I now accept the unknown and say ‘yes’ to the world whenever I can. On that trip around the coast, my friend gave me a tour of all the lesser known parts of Wellington. We first stopped at a mini golf course and artistic treasure called Carlucci Land. I don’t think I’ve ever seen anything like this little spot, but it felt like something out of a Tim Burton movie, to say the least—eccentric, detailed, amazing. From there, we traveled to Owhiro Bay, Houghton Bay, Lyall Bay, Breaker Bay, Seatoun, Maupuia, Miramar, Oriental Bay, and back to my flat in Mount Cook. We stopped at Miramar and went inside the Roxy Cinema which I was told is a landmark of the suburb. Miramar also houses the famous Weta Workshop (which I have toured twice now). The Roxy is related to Weta in that it was revitalized by Tania Rodgers, who is Sir Richard Taylor’s partner. My friend actually used to work at Weta, and she knows Ms Rodgers, so it was cool to receive some insider knowledge. After the road trip, I didn’t know what to say. I was mesmerized by the whole experience, all I said was, “thank you so much.” I simply walked up to my flat on the fifth floor and flipped through my pictures.
The experience (made all the more meaningful being with a friend) will always stay with me. All because I said, “yes.” Yes to the trip, yes to coming to New Zealand and yes to myself. Another meaningful experience this week has been the ongoing ANZAC day celebrations. I was privileged to attend the dawn service for the 100th anniversary of the Gallipoli landing on Saturday. The service was unlike anything I’ve ever experienced, and there was so much reverence and genuine respect for the fallen. I was so shaken by the service I couldn’t go back to sleep that day. I will always remember that ceremony. This month has, as you can see, been busy, but I have taken each day and lived it as best I can. I’ve had the time of my life, and I have explored what some of my Kiwi friends have said to be basically all of the North Island. I have immersed myself in this country, and I will take it’s beauty into my heart, and carry it with me as I continue my study. I can’t wait for what’s to come.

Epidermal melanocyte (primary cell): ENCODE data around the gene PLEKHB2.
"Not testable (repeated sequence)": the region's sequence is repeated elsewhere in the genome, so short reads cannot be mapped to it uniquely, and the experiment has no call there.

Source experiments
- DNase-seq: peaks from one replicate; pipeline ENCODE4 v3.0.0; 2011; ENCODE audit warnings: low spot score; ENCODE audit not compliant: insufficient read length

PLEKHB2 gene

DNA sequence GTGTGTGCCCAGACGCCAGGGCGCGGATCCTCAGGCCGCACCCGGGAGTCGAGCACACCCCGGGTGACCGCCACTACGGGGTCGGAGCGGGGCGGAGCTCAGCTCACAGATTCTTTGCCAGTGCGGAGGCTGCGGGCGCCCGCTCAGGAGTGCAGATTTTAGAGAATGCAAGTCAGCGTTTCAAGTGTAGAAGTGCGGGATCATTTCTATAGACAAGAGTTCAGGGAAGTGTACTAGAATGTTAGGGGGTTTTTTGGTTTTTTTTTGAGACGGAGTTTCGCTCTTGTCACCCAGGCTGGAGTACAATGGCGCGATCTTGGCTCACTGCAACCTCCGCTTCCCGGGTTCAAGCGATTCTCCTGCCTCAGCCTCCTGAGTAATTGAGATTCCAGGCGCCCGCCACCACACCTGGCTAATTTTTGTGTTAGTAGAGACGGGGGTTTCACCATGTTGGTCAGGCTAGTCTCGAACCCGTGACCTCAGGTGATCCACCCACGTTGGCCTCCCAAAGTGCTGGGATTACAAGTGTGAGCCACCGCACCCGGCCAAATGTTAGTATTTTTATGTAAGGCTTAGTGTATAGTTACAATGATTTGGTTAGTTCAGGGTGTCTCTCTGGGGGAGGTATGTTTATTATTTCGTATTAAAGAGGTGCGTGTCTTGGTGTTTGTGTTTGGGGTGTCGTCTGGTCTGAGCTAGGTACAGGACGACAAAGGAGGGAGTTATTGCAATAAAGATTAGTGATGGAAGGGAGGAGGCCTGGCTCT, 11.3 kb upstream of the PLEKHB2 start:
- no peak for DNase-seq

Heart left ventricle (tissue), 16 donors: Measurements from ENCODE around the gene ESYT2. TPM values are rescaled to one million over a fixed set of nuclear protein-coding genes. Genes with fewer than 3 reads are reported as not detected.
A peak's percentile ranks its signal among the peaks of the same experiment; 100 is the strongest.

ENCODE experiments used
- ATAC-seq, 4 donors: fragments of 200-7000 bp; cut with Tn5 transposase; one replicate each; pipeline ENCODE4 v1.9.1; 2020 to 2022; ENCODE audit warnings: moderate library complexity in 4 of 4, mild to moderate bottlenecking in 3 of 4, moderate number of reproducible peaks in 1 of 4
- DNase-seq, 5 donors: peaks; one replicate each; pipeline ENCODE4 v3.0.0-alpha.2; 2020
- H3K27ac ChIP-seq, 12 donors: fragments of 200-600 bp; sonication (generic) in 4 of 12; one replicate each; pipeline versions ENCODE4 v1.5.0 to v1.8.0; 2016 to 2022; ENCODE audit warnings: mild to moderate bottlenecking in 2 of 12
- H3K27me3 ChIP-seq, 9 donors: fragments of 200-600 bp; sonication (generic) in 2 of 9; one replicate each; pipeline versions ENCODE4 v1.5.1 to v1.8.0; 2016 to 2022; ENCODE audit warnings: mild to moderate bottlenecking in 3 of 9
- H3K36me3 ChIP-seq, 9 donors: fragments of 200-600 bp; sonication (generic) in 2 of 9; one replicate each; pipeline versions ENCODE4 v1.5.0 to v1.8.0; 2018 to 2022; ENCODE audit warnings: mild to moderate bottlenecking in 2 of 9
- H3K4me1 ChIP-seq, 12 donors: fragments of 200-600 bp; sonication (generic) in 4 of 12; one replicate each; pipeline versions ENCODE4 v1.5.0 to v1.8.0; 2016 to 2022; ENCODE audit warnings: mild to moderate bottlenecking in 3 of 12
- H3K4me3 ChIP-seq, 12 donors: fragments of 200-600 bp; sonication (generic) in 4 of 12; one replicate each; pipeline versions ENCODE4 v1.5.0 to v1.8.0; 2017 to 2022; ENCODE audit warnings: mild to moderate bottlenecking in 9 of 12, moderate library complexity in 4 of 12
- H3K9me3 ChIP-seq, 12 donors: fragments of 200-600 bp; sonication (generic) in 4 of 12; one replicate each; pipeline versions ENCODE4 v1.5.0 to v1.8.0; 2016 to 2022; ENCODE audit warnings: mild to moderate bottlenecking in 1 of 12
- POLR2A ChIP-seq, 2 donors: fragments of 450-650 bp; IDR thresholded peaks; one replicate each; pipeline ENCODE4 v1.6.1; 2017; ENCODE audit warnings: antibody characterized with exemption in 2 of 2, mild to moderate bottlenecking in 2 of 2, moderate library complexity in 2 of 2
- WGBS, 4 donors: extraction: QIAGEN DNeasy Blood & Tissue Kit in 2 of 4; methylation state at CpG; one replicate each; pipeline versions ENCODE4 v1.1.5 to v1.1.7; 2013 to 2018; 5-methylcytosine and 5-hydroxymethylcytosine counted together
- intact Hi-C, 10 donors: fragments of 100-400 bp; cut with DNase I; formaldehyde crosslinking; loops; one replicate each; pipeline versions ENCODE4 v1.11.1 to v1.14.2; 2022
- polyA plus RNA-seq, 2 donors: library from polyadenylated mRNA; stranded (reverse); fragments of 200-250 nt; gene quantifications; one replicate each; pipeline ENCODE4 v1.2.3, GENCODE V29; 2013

Report 2: An Update
As of this writing, I have now been in New Zealand for 51 days.
53 days ago, my mom drove me, my dad and Aunt Becky in her little gold Prius from my hometown of Las Vegas to Los Angeles.
52 days ago, I was trying to sleep on my Air New Zealand flight from LAX to Auckland.
51 days ago, I landed in Auckland, went to customs and biosecurity, and hopped on another plane to Wellington.
As I sit here now, I can’t believe the days have gone by so quickly. I’ve already done so much, but looking back, my experiences were all so meaningful, and I want nothing less than to have every day be an adventure. I don’t want these days to pass in vain.